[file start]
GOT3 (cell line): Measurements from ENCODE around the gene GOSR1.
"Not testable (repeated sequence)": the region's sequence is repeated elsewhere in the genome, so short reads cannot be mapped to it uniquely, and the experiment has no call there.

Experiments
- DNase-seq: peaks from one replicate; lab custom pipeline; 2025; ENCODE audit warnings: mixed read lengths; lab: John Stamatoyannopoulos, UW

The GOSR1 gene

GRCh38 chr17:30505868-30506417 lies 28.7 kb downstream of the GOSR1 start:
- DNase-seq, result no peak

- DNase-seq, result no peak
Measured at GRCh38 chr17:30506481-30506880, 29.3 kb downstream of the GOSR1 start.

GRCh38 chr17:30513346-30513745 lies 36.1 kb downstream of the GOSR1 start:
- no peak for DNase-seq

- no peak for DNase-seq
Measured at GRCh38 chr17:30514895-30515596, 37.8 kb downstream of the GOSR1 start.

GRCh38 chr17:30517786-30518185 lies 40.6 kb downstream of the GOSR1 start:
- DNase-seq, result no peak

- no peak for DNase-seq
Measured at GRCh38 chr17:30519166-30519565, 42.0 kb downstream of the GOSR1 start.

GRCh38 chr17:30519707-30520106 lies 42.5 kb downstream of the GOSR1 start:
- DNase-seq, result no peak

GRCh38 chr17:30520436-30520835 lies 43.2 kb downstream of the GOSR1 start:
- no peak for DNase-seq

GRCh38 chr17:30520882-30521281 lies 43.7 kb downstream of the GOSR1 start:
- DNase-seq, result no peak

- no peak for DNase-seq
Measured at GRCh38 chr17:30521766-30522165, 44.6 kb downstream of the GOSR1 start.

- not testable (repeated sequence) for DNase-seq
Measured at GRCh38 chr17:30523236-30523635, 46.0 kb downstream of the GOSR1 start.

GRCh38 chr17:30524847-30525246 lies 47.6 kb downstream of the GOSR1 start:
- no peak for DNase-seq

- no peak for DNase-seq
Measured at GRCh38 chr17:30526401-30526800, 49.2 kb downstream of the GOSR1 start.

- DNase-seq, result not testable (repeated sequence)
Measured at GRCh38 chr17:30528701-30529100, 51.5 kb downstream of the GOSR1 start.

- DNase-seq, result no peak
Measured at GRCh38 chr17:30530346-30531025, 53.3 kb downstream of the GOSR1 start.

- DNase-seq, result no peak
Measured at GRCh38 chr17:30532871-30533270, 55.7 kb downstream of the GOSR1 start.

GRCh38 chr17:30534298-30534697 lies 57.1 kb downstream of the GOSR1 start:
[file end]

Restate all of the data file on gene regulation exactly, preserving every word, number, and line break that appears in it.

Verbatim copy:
GOT3 (cell line): Measurements from ENCODE around the gene GOSR1.
"Not testable (repeated sequence)": the region's sequence is repeated elsewhere in the genome, so short reads cannot be mapped to it uniquely, and the experiment has no call there.

Experiments
- DNase-seq: peaks from one replicate; lab custom pipeline; 2025; ENCODE audit warnings: mixed read lengths; lab: John Stamatoyannopoulos, UW

The GOSR1 gene

GRCh38 chr17:30505868-30506417 lies 28.7 kb downstream of the GOSR1 start:
- DNase-seq, result no peak

- DNase-seq, result no peak
Measured at GRCh38 chr17:30506481-30506880, 29.3 kb downstream of the GOSR1 start.

GRCh38 chr17:30513346-30513745 lies 36.1 kb downstream of the GOSR1 start:
- no peak for DNase-seq

- no peak for DNase-seq
Measured at GRCh38 chr17:30514895-30515596, 37.8 kb downstream of the GOSR1 start.

GRCh38 chr17:30517786-30518185 lies 40.6 kb downstream of the GOSR1 start:
- DNase-seq, result no peak

- no peak for DNase-seq
Measured at GRCh38 chr17:30519166-30519565, 42.0 kb downstream of the GOSR1 start.

GRCh38 chr17:30519707-30520106 lies 42.5 kb downstream of the GOSR1 start:
- DNase-seq, result no peak

GRCh38 chr17:30520436-30520835 lies 43.2 kb downstream of the GOSR1 start:
- no peak for DNase-seq

GRCh38 chr17:30520882-30521281 lies 43.7 kb downstream of the GOSR1 start:
- DNase-seq, result no peak

- no peak for DNase-seq
Measured at GRCh38 chr17:30521766-30522165, 44.6 kb downstream of the GOSR1 start.

- not testable (repeated sequence) for DNase-seq
Measured at GRCh38 chr17:30523236-30523635, 46.0 kb downstream of the GOSR1 start.

GRCh38 chr17:30524847-30525246 lies 47.6 kb downstream of the GOSR1 start:
- no peak for DNase-seq

- no peak for DNase-seq
Measured at GRCh38 chr17:30526401-30526800, 49.2 kb downstream of the GOSR1 start.

- DNase-seq, result not testable (repeated sequence)
Measured at GRCh38 chr17:30528701-30529100, 51.5 kb downstream of the GOSR1 start.

- DNase-seq, result no peak
Measured at GRCh38 chr17:30530346-30531025, 53.3 kb downstream of the GOSR1 start.

- DNase-seq, result no peak
Measured at GRCh38 chr17:30532871-30533270, 55.7 kb downstream of the GOSR1 start.

GRCh38 chr17:30534298-30534697 lies 57.1 kb downstream of the GOSR1 start: